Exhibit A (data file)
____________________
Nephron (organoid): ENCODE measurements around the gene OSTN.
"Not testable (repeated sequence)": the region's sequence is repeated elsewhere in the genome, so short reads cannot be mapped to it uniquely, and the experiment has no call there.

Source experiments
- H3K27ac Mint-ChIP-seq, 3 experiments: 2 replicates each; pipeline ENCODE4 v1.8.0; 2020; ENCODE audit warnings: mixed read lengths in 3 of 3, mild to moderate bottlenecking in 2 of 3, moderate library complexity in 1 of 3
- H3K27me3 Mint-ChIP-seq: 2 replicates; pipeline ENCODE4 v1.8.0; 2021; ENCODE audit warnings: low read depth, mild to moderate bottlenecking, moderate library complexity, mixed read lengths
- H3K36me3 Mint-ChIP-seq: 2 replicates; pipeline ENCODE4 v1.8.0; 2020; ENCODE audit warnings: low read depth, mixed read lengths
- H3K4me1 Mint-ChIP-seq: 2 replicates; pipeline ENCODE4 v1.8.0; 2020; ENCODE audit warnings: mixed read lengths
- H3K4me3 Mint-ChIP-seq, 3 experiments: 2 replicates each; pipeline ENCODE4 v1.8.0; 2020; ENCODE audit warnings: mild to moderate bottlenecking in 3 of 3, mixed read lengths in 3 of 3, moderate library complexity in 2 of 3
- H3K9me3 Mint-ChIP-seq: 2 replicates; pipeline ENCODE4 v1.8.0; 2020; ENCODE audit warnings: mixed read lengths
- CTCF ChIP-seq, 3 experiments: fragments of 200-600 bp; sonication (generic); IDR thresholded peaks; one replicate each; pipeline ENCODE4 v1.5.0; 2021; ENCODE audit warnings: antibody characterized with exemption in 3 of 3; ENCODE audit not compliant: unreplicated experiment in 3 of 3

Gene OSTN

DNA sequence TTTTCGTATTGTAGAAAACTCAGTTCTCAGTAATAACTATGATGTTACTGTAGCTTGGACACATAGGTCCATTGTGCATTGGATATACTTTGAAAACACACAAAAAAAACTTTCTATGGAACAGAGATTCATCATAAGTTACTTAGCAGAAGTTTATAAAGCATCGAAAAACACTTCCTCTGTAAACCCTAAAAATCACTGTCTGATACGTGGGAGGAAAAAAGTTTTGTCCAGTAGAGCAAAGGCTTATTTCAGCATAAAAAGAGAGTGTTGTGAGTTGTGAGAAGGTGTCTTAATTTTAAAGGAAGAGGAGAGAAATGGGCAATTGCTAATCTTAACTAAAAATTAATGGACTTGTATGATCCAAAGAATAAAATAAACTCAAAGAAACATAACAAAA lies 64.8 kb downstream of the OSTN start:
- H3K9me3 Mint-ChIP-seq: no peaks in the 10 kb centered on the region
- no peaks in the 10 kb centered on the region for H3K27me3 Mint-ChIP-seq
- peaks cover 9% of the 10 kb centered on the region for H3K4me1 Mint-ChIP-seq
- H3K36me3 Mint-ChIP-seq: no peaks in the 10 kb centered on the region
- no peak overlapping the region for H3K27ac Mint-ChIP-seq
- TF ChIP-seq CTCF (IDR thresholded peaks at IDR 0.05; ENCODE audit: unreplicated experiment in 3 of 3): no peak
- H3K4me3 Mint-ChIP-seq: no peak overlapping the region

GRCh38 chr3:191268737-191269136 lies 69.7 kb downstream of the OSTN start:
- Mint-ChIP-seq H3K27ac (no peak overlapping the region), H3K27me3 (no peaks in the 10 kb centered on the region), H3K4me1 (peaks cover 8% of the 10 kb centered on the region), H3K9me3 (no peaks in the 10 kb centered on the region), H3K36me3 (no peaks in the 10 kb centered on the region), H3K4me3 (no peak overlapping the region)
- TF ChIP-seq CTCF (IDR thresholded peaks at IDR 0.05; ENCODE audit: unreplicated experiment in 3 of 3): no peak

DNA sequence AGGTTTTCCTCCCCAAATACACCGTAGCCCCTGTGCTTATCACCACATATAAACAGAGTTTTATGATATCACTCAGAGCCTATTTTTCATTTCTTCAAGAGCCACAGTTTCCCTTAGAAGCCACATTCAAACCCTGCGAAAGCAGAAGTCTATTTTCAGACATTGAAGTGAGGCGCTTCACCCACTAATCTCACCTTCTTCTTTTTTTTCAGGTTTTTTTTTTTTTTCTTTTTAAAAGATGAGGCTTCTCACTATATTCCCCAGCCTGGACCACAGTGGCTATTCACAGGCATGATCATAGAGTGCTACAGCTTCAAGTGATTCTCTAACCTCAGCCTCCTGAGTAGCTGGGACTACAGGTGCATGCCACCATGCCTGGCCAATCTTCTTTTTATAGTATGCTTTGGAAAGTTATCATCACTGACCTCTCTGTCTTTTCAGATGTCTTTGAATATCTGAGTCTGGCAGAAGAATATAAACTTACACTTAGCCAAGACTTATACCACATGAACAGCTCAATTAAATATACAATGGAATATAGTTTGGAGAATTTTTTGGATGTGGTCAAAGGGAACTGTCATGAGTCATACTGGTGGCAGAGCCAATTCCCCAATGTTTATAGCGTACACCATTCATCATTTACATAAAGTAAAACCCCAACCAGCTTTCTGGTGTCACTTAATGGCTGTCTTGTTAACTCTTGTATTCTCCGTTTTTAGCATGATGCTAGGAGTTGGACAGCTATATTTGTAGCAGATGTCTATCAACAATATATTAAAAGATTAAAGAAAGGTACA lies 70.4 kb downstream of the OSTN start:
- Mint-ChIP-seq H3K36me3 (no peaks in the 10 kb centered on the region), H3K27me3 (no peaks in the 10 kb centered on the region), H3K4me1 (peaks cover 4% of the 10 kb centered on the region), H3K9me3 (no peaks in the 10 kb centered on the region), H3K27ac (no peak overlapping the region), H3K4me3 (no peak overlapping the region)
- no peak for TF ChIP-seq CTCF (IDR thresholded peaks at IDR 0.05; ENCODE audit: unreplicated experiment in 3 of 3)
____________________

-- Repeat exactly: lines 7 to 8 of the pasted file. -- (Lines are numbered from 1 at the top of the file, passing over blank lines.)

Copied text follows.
- H3K4me1 Mint-ChIP-seq: 2 replicates; pipeline ENCODE4 v1.8.0; 2020; ENCODE audit warnings: mixed read lengths
- H3K4me3 Mint-ChIP-seq, 3 experiments: 2 replicates each; pipeline ENCODE4 v1.8.0; 2020; ENCODE audit warnings: mild to moderate bottlenecking in 3 of 3, mixed read lengths in 3 of 3, moderate library complexity in 2 of 3